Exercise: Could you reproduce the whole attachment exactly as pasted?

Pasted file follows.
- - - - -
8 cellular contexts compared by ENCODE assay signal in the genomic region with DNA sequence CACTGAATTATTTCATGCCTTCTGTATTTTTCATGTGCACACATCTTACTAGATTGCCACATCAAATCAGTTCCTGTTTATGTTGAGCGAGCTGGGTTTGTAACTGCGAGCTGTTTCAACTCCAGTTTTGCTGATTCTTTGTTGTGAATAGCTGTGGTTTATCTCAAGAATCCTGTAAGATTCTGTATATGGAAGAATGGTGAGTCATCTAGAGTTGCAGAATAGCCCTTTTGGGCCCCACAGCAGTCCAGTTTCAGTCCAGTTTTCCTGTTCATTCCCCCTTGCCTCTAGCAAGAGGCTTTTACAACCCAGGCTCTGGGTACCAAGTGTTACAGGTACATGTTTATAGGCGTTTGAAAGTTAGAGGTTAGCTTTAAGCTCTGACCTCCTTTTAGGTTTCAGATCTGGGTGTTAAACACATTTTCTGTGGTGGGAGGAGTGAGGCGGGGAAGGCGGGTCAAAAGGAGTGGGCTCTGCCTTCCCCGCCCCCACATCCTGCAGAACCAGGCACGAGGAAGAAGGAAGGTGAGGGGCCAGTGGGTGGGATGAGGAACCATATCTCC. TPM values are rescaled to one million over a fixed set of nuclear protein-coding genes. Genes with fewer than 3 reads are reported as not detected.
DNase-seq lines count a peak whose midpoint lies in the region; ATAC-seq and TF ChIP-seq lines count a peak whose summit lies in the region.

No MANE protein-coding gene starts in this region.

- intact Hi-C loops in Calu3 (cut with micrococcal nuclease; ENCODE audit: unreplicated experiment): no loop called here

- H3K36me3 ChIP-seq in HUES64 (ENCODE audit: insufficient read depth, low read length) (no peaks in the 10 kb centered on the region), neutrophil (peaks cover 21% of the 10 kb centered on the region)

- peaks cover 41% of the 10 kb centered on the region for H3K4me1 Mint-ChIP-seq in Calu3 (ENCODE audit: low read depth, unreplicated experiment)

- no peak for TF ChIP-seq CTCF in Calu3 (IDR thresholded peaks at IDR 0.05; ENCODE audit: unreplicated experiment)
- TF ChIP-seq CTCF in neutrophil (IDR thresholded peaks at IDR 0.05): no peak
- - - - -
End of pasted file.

8 cellular contexts compared by ENCODE assay signal in the genomic region with DNA sequence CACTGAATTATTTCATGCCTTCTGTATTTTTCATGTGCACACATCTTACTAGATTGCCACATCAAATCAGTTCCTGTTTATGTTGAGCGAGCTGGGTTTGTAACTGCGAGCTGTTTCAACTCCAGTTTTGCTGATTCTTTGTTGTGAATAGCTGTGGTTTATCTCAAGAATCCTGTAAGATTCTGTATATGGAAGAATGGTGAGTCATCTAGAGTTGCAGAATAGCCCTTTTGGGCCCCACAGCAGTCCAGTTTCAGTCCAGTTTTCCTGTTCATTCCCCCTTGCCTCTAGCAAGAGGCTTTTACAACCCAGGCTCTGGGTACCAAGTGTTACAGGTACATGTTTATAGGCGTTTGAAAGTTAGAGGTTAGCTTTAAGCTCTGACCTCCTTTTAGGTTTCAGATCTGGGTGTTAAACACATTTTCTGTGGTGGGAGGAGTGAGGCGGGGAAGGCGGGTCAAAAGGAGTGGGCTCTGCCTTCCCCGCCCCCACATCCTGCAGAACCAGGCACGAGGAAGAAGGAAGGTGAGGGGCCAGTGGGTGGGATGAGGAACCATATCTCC. TPM values are rescaled to one million over a fixed set of nuclear protein-coding genes. Genes with fewer than 3 reads are reported as not detected.
DNase-seq lines count a peak whose midpoint lies in the region; ATAC-seq and TF ChIP-seq lines count a peak whose summit lies in the region.

No MANE protein-coding gene starts in this region.

- intact Hi-C loops in Calu3 (cut with micrococcal nuclease; ENCODE audit: unreplicated experiment): no loop called here

- H3K36me3 ChIP-seq in HUES64 (ENCODE audit: insufficient read depth, low read length) (no peaks in the 10 kb centered on the region), neutrophil (peaks cover 21% of the 10 kb centered on the region)

- peaks cover 41% of the 10 kb centered on the region for H3K4me1 Mint-ChIP-seq in Calu3 (ENCODE audit: low read depth, unreplicated experiment)

- no peak for TF ChIP-seq CTCF in Calu3 (IDR thresholded peaks at IDR 0.05; ENCODE audit: unreplicated experiment)
- TF ChIP-seq CTCF in neutrophil (IDR thresholded peaks at IDR 0.05): no peak